IMF's Lagarde hints at world growth forecast cut … Global economic activity should strengthen in the second half of the year and accelerate in 2015, although momentum could be weaker than expected, IMF chief Christine Lagarde said on Sunday, hinting at a slight cut in the Fund's growth forecasts. Lagarde said central banks' accommodative policies may have only limited impact on demand and that countries should boost growth by investing in infrastructure, education and health, provided their debt stays sustainable. The IMF's update of its global economic outlook, expected later this month, will be "very slightly different" from the forecasts published in April, she said. – Reuters
Dominant Social Theme: Public funding of the private economy is more necessary than ever now.
Free-Market Analysis: Amazing. Ms. Lagarde regards the stagnating economy worldwide and advises … more government involvement.
Reuters and other major media pick up her speech and report it without any further commentary. And thus we understand the following: The global economy is weak for the sixth year in a row but if governments increase their level of "investing" things should get better.
Here's more from the esteemed IMF chief:
In April, the IMF had forecast that global output would grow by 3.6 percent in 2014 and 3.9 percent in 2015. "Global activity is picking up but the momentum could be less strong than we had expected because potential growth is weaker and investment … remains subdued," she told an economic conference in southern France.
Lagarde made a plea for more public investment, saying the "investment deficit" in both the public and private sectors was dragging down growth in most countries. "Despite the many responses to the crisis … recovery is modest, laborious, fragile, and measures to boost demand, despite the goodwill of central banks, will find their limits," she told a conference in southern France.
"We must therefore take steps to boost efforts to strengthen growth," she added. "This is the opportunity in a number of countries to relaunch investment, without threatening the viability of public finances." Lagarde said several times in her speech that, although now could be the time for some countries to boost public investment, not all of them could afford to do so.
The positive impact of public investment on growth could be strong enough to allow for some state projects without weighing on debt-to-GDP ratios, she said. After a first quarter that was much more disappointing than expected, there was now a marked rebound in the U.S. economy, she said.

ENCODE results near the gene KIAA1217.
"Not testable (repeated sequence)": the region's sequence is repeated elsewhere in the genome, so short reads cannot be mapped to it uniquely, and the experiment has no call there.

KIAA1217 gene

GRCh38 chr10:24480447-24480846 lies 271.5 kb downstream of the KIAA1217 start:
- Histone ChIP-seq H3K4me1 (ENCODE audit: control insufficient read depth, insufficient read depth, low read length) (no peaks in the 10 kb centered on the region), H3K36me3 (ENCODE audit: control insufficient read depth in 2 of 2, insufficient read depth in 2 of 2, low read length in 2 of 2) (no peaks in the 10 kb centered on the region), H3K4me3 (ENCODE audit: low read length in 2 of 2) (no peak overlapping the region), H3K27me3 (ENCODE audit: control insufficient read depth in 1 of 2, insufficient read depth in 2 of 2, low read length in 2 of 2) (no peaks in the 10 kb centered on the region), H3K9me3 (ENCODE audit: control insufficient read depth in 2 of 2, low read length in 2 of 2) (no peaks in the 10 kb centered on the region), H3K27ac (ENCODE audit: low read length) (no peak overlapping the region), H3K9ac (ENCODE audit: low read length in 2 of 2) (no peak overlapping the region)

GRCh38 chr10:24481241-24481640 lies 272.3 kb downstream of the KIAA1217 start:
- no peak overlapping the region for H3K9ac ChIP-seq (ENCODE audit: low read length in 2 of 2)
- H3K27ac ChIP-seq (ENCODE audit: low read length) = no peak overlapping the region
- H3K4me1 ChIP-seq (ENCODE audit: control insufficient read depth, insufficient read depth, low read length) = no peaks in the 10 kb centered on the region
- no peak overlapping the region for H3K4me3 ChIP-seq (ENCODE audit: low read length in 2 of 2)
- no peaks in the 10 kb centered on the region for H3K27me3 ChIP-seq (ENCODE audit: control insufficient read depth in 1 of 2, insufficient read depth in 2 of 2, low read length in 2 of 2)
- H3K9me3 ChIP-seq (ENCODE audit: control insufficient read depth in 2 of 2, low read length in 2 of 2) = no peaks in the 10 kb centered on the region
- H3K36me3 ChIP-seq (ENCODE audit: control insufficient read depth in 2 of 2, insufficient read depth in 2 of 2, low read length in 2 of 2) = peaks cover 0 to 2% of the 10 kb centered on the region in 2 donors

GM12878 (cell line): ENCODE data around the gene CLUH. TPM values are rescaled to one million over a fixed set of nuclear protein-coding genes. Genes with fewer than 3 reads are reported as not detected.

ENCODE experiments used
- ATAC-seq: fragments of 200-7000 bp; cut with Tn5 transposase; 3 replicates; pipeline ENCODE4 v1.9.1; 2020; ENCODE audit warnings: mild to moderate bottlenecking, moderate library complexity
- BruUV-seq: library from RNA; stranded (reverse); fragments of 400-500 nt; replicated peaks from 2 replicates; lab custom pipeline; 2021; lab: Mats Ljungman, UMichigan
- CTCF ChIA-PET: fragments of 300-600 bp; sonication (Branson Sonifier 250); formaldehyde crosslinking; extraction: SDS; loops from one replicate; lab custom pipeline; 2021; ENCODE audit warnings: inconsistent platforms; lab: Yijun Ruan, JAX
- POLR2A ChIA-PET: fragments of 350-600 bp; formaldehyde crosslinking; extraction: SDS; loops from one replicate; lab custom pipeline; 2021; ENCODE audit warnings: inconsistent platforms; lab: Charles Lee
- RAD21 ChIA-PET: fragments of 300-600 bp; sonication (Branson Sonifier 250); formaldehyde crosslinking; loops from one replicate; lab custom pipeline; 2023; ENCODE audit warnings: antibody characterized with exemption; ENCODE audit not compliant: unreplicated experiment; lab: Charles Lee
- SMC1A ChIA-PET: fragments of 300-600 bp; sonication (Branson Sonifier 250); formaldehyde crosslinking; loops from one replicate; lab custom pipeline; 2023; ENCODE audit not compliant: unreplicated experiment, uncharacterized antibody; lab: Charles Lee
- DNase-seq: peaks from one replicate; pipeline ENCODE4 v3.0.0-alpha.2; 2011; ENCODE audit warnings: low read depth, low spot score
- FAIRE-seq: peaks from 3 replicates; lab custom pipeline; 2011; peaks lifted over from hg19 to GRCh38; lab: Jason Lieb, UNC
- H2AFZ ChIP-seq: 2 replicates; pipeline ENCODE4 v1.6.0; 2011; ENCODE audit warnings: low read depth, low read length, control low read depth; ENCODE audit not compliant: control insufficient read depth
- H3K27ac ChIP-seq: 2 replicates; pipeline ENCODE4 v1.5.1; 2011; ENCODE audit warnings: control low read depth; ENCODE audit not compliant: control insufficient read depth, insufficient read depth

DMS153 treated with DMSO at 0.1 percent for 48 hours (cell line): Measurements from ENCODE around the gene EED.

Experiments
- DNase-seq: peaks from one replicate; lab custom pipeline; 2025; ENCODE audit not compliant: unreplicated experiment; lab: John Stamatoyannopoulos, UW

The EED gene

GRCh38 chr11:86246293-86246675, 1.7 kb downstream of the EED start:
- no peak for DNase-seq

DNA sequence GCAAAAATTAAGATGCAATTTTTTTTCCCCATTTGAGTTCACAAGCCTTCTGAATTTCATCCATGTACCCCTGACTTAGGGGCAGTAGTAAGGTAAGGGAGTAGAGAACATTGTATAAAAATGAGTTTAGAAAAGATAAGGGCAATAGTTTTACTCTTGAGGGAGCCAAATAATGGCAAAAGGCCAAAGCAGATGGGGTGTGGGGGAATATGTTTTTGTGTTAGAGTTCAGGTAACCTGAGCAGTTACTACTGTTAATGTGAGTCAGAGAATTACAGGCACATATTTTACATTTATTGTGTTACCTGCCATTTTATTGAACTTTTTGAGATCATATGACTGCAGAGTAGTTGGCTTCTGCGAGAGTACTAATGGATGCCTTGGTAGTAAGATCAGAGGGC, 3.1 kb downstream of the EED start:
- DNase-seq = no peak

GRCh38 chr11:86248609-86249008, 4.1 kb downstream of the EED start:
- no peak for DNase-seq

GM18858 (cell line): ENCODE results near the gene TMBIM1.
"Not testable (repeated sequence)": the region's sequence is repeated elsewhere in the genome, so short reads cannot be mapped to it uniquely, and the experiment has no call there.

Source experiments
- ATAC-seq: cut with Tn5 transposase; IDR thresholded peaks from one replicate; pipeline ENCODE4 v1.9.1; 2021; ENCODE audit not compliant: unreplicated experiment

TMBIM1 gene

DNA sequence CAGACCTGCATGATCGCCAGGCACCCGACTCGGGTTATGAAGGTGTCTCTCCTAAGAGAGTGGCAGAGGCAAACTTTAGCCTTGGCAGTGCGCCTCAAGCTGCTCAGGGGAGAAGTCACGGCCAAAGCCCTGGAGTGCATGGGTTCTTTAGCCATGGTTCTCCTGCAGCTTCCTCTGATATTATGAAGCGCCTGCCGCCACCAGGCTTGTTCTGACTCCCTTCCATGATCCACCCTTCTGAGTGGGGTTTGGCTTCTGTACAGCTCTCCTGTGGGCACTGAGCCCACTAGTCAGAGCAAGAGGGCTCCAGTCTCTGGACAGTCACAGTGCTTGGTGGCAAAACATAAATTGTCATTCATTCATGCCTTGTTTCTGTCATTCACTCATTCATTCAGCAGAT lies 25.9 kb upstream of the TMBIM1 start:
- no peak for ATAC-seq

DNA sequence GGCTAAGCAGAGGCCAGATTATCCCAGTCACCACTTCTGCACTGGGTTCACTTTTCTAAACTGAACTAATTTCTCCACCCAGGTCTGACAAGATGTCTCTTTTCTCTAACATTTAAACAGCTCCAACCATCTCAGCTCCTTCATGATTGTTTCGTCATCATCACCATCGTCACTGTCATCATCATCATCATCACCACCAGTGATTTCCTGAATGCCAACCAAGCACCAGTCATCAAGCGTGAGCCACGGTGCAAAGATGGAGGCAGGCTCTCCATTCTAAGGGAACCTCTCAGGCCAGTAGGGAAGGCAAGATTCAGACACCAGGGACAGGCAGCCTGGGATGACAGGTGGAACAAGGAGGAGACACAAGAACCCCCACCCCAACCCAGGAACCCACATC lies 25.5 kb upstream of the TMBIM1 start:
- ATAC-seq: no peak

Growth should accelerate, said Lagarde, as long as the Federal Reserve's withdrawal from its easy monetary policy is orderly and there is a precise medium-term budget framework. The euro zone is slowly coming out of recession and it is crucial that countries continue to carry out reforms, including completing the banking union, she said.
This is a standard Keynesian analysis, isn't it? It's the same weary prescription that didn't work during the Great Depression, didn't work in the rest of the 20th century and won't work now.
Government is incapable of making a viable investment because every public investment is decided on without any competitive pressure or profit motive. That means it is a price fix. Price fixes are incapable of getting the job done. They simply further distort whatever economy they are applied to. They may fix the immediate problem at hand, though they usually don't even do that. If they do, they are transferring wealth from elsewhere and thus causing other problems.
Keynes's idea that government could put people to work digging holes and filling them back up is, well … ludicrous. It's just another form of ineffective price-fixing that diverts capital from where the Invisible Hand would steer it.
Private markets do not "fail" – contrary to the propaganda of modern statists. But government initiated programs fail all the time. It is very unfortunate that Ms. Lagarde is an aggressive aficionado of this sort of claptrap. Such viewpoints as she is espousing further retard any sort of recovery.